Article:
Dad had found these last week but went with me so that I could find them (my fiancé didn't come along this time). After a stroll along the trail (which was rather strange, since it butted right up against a neighborhood and their yards and some of the houses didn't even have trees planted to block their yards from the trail), we reached the first cache, "McIntosh". This was pretty easy to find because the GPS was telling me I was standing right on top of it; after spinning in a circle to figure out a likely spot, I found it in a log.
I signed the log:
Took what I thought was a geocoin (turns out it was Pathtag- I signed into that site and logged it when I got home) and left one of my bracelets (a yellow and orange one).
We then headed off to find the second part of this cache trifecta. This time the GPS was acting a bit screwy and kept leading me off in random directions. My dad helped by telling me I'd gone past it and after picking a wrong tree to look around, I found it in a hollow tree a few feet away.
I signed the log (left a brown wooden bracelet and took an hourglass- how neat! I love hourglasses!) and noticed the drawing on the back of said log; you can sorta see it in this picture- it's an arrow with a criss-cross pattern:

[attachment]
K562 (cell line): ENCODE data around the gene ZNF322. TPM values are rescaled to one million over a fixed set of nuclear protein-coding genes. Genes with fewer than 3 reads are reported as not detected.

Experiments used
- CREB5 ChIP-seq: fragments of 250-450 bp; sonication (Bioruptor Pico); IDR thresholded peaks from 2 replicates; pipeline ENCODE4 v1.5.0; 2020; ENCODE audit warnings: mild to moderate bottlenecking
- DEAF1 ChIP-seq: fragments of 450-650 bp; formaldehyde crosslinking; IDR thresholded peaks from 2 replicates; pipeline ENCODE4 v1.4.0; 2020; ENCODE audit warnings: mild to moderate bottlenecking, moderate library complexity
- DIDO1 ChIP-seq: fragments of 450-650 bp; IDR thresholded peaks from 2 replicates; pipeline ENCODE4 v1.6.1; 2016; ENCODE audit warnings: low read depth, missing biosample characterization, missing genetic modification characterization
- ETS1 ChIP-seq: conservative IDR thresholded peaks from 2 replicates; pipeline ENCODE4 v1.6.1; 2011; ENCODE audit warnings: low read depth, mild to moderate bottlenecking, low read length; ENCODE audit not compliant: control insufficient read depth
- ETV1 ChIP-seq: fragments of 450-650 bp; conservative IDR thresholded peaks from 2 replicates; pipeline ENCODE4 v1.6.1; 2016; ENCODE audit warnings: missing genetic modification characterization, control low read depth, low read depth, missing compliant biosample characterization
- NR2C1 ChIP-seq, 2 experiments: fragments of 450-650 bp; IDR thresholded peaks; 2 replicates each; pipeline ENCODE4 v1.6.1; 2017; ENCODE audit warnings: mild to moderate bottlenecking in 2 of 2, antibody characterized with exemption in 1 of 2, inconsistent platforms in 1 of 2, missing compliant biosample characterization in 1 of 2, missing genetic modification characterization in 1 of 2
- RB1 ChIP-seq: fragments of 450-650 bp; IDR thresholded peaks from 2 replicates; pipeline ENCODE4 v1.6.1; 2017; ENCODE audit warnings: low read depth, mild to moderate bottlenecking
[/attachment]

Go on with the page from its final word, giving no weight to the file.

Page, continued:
That means train track time! Here I was tempted to walk back to the car because I was getting very tired and worn out, but I'm glad I didn't because the 3rd part of the cache series was very close by.
Sure enough, after passing some stone ruins, we made our way to a very overgrown (and very old) set of train tracks. I didn't get pictures because ... well, you could barely see them this time of year. We couldn't actually go onto the tracks where the drawing told us because a large branch had fallen on them, lol. Eventually I found the cache (much quicker than my dad had, but I did have him there giving me the general area it was in) hidden just off the tracks in a place where the wood beam had split.
This cache had some cool swag, too (all three of these did- it was awesome!), and I couldn't decide between goofy glass:
(I really wish that photo had turned out better! Darn phone camera!)
Or a useful pair of gloves:
After modeling the glasses, I decided to put them back and leave them there for a kid, then took the far more useful gloves. Considering all the poison ivy we'd been passing, that was the logical choice. I signed the log, left another bracelet (this time in blue and yellow- I feel bad leaving the same thing each time, but at least they're all different), and we trekked back to the car. Well, I stopped back at cache number 2 to get pictures of the log (I'd forgotten to do that- I like to keep them documented).